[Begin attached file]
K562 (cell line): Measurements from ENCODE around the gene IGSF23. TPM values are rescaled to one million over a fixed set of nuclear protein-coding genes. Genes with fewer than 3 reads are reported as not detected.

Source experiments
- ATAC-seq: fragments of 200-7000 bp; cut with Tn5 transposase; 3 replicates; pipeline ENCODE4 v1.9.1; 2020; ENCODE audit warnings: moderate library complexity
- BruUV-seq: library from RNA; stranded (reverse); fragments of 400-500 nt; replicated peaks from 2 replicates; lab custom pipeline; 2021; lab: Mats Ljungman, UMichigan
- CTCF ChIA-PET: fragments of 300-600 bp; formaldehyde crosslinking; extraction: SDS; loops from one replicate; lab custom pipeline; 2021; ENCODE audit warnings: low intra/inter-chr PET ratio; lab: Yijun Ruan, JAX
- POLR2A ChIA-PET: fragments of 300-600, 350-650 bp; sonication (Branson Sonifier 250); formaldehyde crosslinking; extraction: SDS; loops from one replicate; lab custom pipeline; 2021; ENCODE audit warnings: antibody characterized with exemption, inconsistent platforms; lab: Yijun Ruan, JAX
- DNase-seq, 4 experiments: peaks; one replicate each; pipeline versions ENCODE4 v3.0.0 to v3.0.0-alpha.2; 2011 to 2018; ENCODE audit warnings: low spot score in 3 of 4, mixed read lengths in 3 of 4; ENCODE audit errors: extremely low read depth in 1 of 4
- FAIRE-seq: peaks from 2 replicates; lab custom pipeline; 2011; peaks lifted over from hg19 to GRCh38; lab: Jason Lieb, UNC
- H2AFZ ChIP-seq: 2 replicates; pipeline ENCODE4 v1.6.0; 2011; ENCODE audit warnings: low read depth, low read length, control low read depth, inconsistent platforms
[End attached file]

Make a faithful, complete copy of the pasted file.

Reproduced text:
K562 (cell line): Measurements from ENCODE around the gene IGSF23. TPM values are rescaled to one million over a fixed set of nuclear protein-coding genes. Genes with fewer than 3 reads are reported as not detected.

Source experiments
- ATAC-seq: fragments of 200-7000 bp; cut with Tn5 transposase; 3 replicates; pipeline ENCODE4 v1.9.1; 2020; ENCODE audit warnings: moderate library complexity
- BruUV-seq: library from RNA; stranded (reverse); fragments of 400-500 nt; replicated peaks from 2 replicates; lab custom pipeline; 2021; lab: Mats Ljungman, UMichigan
- CTCF ChIA-PET: fragments of 300-600 bp; formaldehyde crosslinking; extraction: SDS; loops from one replicate; lab custom pipeline; 2021; ENCODE audit warnings: low intra/inter-chr PET ratio; lab: Yijun Ruan, JAX
- POLR2A ChIA-PET: fragments of 300-600, 350-650 bp; sonication (Branson Sonifier 250); formaldehyde crosslinking; extraction: SDS; loops from one replicate; lab custom pipeline; 2021; ENCODE audit warnings: antibody characterized with exemption, inconsistent platforms; lab: Yijun Ruan, JAX
- DNase-seq, 4 experiments: peaks; one replicate each; pipeline versions ENCODE4 v3.0.0 to v3.0.0-alpha.2; 2011 to 2018; ENCODE audit warnings: low spot score in 3 of 4, mixed read lengths in 3 of 4; ENCODE audit errors: extremely low read depth in 1 of 4
- FAIRE-seq: peaks from 2 replicates; lab custom pipeline; 2011; peaks lifted over from hg19 to GRCh38; lab: Jason Lieb, UNC
- H2AFZ ChIP-seq: 2 replicates; pipeline ENCODE4 v1.6.0; 2011; ENCODE audit warnings: low read depth, low read length, control low read depth, inconsistent platforms